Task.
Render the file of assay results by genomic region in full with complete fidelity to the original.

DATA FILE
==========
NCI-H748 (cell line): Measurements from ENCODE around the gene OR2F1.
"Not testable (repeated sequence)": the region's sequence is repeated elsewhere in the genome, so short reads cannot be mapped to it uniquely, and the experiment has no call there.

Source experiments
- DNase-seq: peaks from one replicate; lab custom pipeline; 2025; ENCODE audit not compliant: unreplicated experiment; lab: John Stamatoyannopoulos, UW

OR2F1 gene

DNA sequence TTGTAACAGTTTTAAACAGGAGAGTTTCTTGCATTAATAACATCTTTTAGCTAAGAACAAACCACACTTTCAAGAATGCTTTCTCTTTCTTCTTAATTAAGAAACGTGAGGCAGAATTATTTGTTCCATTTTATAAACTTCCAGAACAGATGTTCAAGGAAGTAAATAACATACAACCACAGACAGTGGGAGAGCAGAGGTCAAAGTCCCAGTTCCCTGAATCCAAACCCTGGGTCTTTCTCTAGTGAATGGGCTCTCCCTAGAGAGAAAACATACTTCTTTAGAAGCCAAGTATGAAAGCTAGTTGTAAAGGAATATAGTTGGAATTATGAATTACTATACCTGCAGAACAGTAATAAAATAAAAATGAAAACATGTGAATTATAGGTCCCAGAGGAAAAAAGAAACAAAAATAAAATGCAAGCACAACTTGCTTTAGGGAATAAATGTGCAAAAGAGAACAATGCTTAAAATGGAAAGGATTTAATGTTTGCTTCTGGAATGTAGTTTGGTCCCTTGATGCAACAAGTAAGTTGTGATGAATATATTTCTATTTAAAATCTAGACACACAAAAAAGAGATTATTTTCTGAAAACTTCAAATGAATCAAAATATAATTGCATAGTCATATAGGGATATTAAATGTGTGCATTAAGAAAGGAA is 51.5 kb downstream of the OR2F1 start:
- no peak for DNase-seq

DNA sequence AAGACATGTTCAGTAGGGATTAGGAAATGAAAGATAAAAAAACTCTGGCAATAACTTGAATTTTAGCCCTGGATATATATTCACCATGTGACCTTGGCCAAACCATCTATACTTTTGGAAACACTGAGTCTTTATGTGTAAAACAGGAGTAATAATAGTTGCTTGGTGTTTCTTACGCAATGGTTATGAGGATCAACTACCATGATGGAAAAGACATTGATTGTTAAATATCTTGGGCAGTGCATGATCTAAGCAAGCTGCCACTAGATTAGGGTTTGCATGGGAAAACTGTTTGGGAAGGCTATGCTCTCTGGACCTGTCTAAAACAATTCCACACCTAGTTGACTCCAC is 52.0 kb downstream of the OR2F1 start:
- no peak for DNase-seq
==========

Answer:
NCI-H748 (cell line): Measurements from ENCODE around the gene OR2F1.
"Not testable (repeated sequence)": the region's sequence is repeated elsewhere in the genome, so short reads cannot be mapped to it uniquely, and the experiment has no call there.

Source experiments
- DNase-seq: peaks from one replicate; lab custom pipeline; 2025; ENCODE audit not compliant: unreplicated experiment; lab: John Stamatoyannopoulos, UW

OR2F1 gene

DNA sequence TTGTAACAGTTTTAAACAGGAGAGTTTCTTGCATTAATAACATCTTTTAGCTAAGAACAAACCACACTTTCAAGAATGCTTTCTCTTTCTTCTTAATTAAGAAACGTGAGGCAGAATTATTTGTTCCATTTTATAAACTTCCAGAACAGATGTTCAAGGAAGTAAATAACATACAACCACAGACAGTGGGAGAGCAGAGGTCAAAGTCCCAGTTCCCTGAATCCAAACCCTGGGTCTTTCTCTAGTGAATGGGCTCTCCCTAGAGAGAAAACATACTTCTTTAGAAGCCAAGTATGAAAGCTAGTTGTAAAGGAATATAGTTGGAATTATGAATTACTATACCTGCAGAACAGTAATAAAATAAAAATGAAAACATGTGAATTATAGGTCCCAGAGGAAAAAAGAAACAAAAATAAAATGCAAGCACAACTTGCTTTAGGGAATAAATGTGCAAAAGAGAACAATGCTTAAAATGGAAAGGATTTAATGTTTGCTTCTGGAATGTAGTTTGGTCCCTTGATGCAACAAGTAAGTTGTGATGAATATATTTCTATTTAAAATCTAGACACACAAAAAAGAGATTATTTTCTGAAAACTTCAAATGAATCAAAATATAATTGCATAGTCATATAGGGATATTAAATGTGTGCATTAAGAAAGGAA is 51.5 kb downstream of the OR2F1 start:
- no peak for DNase-seq

DNA sequence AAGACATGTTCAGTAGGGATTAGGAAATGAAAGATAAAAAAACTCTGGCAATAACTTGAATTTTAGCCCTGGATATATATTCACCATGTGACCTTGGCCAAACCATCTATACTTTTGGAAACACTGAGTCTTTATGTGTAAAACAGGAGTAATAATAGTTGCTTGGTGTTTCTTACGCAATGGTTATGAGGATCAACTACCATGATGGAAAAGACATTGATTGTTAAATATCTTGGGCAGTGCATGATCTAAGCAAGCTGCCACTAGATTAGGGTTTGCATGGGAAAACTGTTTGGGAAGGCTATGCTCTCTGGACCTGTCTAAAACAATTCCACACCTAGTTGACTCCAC is 52.0 kb downstream of the OR2F1 start:
- no peak for DNase-seq